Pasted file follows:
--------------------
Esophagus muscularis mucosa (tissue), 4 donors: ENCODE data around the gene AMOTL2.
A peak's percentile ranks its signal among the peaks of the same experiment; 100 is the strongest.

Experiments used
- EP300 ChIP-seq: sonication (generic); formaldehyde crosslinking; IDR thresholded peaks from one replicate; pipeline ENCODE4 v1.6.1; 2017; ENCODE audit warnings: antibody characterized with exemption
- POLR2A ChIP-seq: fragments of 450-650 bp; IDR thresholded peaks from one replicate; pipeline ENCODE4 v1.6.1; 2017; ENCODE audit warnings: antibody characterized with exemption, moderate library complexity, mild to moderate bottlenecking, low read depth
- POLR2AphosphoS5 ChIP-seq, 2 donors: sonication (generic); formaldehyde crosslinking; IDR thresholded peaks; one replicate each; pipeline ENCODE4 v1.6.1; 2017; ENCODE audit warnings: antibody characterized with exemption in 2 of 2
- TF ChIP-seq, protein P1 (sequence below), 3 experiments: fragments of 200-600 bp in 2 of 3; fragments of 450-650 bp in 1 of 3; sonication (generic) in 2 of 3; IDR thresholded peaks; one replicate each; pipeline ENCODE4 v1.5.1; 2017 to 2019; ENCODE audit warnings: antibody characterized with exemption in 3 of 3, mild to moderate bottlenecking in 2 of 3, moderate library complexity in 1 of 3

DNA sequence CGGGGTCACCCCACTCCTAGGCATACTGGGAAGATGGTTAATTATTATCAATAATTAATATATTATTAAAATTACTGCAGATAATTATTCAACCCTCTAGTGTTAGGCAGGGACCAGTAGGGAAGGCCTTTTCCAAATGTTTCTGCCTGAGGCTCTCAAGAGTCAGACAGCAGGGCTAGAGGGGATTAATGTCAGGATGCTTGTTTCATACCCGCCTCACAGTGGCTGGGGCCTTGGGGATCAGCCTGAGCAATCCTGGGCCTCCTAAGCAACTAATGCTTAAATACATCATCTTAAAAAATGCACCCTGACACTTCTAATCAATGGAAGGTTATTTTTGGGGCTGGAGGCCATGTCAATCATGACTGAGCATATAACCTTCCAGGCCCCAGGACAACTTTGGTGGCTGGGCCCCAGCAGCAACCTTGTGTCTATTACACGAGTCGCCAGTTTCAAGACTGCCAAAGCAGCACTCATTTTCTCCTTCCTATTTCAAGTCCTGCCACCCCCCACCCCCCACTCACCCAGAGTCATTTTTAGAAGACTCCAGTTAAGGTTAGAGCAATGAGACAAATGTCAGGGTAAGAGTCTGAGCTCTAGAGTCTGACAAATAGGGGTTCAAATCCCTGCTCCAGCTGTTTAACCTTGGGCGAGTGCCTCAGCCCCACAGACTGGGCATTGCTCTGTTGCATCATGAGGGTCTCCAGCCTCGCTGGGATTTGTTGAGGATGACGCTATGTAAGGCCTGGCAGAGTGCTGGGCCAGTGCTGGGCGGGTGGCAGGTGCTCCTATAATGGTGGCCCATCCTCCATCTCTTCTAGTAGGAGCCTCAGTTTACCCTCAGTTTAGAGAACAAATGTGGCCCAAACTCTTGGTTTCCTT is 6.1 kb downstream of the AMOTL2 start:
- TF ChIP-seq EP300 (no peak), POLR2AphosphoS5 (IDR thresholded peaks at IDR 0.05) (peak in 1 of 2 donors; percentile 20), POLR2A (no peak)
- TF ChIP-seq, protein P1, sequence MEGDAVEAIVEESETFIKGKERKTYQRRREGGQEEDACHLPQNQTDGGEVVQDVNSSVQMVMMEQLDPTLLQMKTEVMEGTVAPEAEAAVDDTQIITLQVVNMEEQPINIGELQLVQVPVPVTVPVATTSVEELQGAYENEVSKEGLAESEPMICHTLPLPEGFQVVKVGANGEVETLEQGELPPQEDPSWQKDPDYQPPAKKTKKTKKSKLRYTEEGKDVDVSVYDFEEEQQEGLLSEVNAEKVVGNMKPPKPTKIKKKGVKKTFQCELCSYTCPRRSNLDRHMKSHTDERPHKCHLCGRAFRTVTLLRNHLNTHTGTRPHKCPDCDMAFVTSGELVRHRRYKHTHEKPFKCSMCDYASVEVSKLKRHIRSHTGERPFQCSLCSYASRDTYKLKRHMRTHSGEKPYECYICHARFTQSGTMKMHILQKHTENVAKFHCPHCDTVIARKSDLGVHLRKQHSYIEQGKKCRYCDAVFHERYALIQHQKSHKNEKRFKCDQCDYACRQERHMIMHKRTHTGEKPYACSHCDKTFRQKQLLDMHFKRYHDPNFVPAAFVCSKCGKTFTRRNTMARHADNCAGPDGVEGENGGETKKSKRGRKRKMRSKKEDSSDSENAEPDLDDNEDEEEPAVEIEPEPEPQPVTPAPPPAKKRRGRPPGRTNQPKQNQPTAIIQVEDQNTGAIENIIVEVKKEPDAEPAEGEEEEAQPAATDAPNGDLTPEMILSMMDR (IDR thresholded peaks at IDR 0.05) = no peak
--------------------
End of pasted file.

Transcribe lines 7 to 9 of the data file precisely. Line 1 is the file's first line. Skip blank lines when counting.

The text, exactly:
- TF ChIP-seq, protein P1 (sequence below), 3 experiments: fragments of 200-600 bp in 2 of 3; fragments of 450-650 bp in 1 of 3; sonication (generic) in 2 of 3; IDR thresholded peaks; one replicate each; pipeline ENCODE4 v1.5.1; 2017 to 2019; ENCODE audit warnings: antibody characterized with exemption in 3 of 3, mild to moderate bottlenecking in 2 of 3, moderate library complexity in 1 of 3

DNA sequence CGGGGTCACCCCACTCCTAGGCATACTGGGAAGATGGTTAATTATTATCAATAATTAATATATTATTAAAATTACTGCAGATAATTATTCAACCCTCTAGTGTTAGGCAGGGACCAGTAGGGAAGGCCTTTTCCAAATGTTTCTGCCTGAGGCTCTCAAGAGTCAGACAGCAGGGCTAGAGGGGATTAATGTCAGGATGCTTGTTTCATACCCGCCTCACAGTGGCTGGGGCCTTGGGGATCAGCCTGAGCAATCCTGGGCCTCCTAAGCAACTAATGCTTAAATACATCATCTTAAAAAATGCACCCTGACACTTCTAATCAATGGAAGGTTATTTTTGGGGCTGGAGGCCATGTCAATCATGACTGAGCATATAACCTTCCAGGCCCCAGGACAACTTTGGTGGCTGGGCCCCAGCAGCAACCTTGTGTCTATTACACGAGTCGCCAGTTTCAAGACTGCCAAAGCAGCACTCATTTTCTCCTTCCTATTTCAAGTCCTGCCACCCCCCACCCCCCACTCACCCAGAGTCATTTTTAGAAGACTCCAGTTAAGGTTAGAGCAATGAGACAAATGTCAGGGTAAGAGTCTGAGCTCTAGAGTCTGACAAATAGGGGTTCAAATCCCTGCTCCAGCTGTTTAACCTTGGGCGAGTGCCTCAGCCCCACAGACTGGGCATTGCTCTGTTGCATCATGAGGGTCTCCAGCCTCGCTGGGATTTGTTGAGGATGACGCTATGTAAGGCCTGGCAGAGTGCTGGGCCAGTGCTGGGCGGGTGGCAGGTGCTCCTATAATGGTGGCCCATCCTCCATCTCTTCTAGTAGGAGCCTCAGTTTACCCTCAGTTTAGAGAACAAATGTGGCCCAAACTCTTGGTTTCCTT is 6.1 kb downstream of the AMOTL2 start:
- TF ChIP-seq EP300 (no peak), POLR2AphosphoS5 (IDR thresholded peaks at IDR 0.05) (peak in 1 of 2 donors; percentile 20), POLR2A (no peak)